McMaster Symposium 2010

Democracy and Education in the Face of Rural Change
April 7-8, 2010

Symposium Schedule

This annual event not only highlights the extraordinary work of our McMaster Scholars and Fellows, it is an opportunity for the Defiance community to come together to share ideas and expertise around a common theme.

Keynote Speaker

Adam Renner
Associate Professor of Education at Bellarmine University

Renner has a PhD in Cultural Studies from the University of Tennessee and focuses his research on issues of pedagogy, social difference, and service learning. He articulates these issues within a revolutionary notion of social justice which combines concepts of community, consciousness, and courage intended to battle the alienating/dominating forces in our society.

These forces—which often create disconnects within ourselves, with others, and with the planet—are countered by two provocative possibilities: "caring solidarity" and the "hopeful curriculum."

His research and long-term service with schools and social service agencies in Jamaica and in Louisville, KY, as well as his community organizing work with the Rouge Forum, reveal these liberating possibilities whenever solidarity and democratic action become central to our work. Advocating transformation over reform, social change over social service, and hope over optimism, Adam will clarify the necessary long term (and feasible) work ahead for future educators.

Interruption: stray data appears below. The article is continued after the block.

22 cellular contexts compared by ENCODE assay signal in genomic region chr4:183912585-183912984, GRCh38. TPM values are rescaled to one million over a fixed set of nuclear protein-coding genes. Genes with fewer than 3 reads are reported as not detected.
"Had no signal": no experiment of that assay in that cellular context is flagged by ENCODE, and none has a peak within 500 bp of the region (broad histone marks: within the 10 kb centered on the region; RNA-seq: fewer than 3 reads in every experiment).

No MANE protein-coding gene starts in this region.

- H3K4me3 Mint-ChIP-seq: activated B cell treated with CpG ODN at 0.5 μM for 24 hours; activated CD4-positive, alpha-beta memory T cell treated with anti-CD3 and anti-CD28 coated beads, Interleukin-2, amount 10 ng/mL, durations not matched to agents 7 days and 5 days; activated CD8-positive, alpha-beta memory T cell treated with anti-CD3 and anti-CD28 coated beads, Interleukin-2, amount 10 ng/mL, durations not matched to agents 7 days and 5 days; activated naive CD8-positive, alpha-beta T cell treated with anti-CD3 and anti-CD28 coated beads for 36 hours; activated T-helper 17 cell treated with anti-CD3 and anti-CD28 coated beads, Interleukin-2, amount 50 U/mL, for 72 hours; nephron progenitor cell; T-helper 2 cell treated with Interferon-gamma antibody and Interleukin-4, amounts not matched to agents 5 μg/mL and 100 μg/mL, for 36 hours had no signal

Invited Speaker

Patrick Carr
Associate Professor of Sociology at Rutgers

Carr co-authored the book, Hollowing Out the Middle: The Rural Brain Drain and What it Means for America, with his partner Maria Kefala.

Carr and Kefala spent a year living in "Ellis," a small town in northeastern Iowa, conducting ethnographic research on the residents and the young adults who moved away.

Through in-depth interviews Carr and Kefala identified four categories of residents: the working-class "stayers;" the college-bound "achievers;" the military-bound "seekers;" and the "returners."

Evidence gathered by Carr and Kefala indicate that the town's decline can be attributed to its own well meaning residents. Parents, teachers/coaches, and clergy encouraged the "best and brightest" to leave and subsequently did not support the social and civic development of the "stayers." Carr will argue that the decline and continual loss of small Midwestern towns has already had and will continue to have a major detrimental impact on the economic health of the United States. Carr will discuss solutions for small towns to retain, attract, and develop a creative and entrepreneurial mindset that will re-position rural America for the global economy.